Thrillers do not necessarily require a sympathetic protagonist; personally I prefer them because if I'm going to be spending time with them I want to be able to root for them. Nor do I personally enjoy stories that are raining vengeance down on the head of the evil protagonist; they leave me with a nasty taste in my mouth. But the obvious angle here is the troll as protagonist. Maybe it's someone who targets people for what she believes are moral reasons - I don't suppose many of us would feel too bad about a troll whipping up the social media of the KKK into foaming frenzies. Yet it should be clear from the outset that this is an excuse, and that her moral superiority to her targets is problematic at best. She has proper activist outlets available to her, of which she does not avail herself, and she's apt to go for the motes in the eyes of others while ignoring the beam in her own. In her real life she feels powerless, and rather than taking real-world action to correct this, she takes out her feelings being an anonymous internet bully.

For best results, her situation should be a hard one; her weakness and cowardice should be of a sort and in a style that will rouse the audience to say "yes I see but," not "oh get off your butt and do something about it." She is redeemable, but has a steep character arc and some hard lessons to learn before the audience will be ready to embrace her.

So we have someone who smothers fragility in smugness and seeks self-esteem in emotional sadism because she doesn't know any other way to get it. Probably there's something/someone she truly cares about besides herself - a sibling, perhaps, or a pet or a friend. She is young because trolling is a young person's game. She has a lot of time on her hands, much of which she might prefer to spend doing something else but for some reason (disability? Restrictive life circumstances?) is trapped at her computer instead, and trolling relieves her frustration. And she eventually takes that frustration out in the wrong venue, on the wrong person.

Most people, when they realize they're being trolled, are content to shut the troll down - block the username from private space; petition to get it banned in a public, moderated one; turn off anon posting; simply stop replying. But our protagonist hits someone on a very sore spot indeed; and this particular person is the troll's evil double, only more so. Someone with a similar base personality, possibly even a similar base situation to the protagonist, but someone who has concluded that the best defense for the squishy miserable self is a strong offense. Threats are not walked away from - they are turned on, and annihilated.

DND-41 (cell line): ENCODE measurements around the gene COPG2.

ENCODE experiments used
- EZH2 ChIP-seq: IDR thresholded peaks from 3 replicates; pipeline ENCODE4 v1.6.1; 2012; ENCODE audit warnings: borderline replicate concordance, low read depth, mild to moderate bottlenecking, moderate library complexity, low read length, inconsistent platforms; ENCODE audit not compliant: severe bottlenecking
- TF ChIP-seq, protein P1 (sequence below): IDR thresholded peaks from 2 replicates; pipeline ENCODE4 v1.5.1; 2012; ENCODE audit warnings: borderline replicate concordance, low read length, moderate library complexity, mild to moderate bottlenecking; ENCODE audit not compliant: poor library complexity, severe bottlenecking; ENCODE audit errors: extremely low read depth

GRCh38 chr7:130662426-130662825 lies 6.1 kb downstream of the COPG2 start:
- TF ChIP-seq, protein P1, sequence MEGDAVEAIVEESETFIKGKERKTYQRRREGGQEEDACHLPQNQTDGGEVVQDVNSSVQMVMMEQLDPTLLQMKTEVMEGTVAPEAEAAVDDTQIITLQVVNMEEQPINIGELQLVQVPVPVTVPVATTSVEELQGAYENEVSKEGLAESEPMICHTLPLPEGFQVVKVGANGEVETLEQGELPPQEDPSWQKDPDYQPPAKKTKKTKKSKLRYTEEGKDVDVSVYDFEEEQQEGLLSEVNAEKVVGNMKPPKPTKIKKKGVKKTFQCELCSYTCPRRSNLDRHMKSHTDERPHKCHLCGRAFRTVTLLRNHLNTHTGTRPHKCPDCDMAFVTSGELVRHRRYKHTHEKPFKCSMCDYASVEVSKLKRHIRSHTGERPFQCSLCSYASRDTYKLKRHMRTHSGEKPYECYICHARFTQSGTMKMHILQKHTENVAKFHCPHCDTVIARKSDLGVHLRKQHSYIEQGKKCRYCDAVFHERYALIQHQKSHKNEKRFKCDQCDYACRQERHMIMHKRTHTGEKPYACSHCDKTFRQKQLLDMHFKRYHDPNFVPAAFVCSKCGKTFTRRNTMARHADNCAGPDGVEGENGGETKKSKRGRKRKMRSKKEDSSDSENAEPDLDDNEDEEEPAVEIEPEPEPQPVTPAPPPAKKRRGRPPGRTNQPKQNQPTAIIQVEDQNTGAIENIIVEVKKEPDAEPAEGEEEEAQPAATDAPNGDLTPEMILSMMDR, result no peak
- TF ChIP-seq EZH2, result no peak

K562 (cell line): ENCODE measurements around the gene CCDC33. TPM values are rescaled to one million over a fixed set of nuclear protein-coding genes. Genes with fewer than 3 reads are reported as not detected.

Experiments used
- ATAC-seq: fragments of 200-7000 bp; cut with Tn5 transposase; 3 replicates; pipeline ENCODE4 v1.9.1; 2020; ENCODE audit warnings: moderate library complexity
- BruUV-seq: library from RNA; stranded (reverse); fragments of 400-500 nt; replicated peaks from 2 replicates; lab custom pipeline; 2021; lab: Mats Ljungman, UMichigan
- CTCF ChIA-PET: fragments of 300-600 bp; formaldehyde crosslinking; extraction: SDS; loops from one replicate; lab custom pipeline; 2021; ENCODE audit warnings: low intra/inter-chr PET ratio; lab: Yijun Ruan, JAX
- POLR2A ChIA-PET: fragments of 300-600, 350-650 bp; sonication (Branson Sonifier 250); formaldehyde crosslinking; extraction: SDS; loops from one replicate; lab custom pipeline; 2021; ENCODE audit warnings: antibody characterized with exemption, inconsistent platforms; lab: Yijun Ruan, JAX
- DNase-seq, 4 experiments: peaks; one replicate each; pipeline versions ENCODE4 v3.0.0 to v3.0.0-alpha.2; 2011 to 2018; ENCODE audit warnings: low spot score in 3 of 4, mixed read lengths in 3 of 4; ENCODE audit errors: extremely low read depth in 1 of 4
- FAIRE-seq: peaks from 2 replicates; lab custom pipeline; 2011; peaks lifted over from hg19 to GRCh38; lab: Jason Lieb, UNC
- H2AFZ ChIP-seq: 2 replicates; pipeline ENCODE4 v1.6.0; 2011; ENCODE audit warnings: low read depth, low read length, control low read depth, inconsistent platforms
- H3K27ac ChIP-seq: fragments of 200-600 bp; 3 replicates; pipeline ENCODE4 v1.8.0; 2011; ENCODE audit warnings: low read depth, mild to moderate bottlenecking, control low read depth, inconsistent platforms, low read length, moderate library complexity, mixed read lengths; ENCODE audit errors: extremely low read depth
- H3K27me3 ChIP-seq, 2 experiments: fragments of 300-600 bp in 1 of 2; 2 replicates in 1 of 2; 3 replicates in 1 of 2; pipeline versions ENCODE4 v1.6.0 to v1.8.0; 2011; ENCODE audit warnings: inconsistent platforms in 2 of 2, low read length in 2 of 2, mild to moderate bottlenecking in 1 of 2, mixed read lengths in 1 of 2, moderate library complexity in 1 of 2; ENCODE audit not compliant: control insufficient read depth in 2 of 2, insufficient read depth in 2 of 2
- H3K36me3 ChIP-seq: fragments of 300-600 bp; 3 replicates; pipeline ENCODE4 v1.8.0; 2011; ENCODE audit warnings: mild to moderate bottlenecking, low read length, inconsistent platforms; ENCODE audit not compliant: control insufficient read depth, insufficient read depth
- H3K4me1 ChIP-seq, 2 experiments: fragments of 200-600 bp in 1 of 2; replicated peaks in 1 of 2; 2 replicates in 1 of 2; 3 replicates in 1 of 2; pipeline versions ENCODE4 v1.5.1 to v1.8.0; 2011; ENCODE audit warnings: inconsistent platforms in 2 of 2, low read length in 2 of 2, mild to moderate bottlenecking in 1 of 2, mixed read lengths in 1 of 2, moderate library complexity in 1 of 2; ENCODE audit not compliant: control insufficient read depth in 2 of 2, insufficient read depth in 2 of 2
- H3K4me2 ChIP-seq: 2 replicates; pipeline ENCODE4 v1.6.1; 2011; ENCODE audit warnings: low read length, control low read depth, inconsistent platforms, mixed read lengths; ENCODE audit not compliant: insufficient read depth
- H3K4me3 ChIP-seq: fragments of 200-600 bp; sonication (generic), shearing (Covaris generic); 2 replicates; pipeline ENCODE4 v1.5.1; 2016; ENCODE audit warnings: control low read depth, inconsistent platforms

At first it's fun, going head-to-head with someone playing the same game; but it's not a game to the Other anymore, it's deadly serious. Other is very, very good at finding people's buttons, much better than Troll, and Troll soon finds that having your buttons pressed with unerring accuracy, repeatedly, is no fun at all. (The reader is allowed to think "Serves you right" at this point.) When she finds herself weeping after a hit that strikes at the core of her situation she tries to detach.

But that's not good enough for Other. Hacking her social media, identity theft, online spying - things Troll would never have thought of doing because they'd destroy her sense of moral high ground are fair game for Other. Real life consequences start to accumulate, and her initial situation becomes steadily worse.

The threat that forces her to stop retreating and taking pot-shots from the shadows is not likely to be to her directly. If we are too cowardly to stand up for ourselves, we pretty much have to bottom out to do it; if cowardice is paired with low self-esteem, we are likely to assume that bottoming out is no more than we deserve. No, what forces her to turn is that thing/person/pet she truly cares about. Because of course the Other finds out what that thing/person/pet is, and goes for it.

We will be brave and effective for those we love, even when we wouldn't raise a hand to save ourselves.

She will need to learn new skills for this. She will need to confront herself and the depth of the resemblance between herself and her persecutor. She will probably need an ally, and for maximum impact this should be someone she has no right to expect help from, someone she's bullied, who knows who she is and what she does and whose first response is to say: "Serve you right." Someone who will show her what generosity looks like.

It is not necessary for the ending to, strictly speaking, be happy. If Troll finds a core of true worth and breaks out of her old behavior pattern, she does not need to destroy Other. She can even be destroyed (in one sense or another) herself. Work out what she loves and the nature of Other's threat to it, and the emotionally satisfying climax, in which perhaps she loses and wins at once, or wins by changing the definition of losing (she and Other having shared a twisted set of rules between them) will emerge naturally.

The thought of writing all this makes me tired, though.

Tuesday, November 17, 2015

Idea Garage Sale: A Little Bit of Fun with First Lines

The days the gravity failed, nothing ever got done.

Hindsight being 20/20, I should've seen what was coming the moment the sky turned royal purple; but I wasn't paying attention.

Her philosophy of life was simple: When offered two choices, select the third one hiding behind them.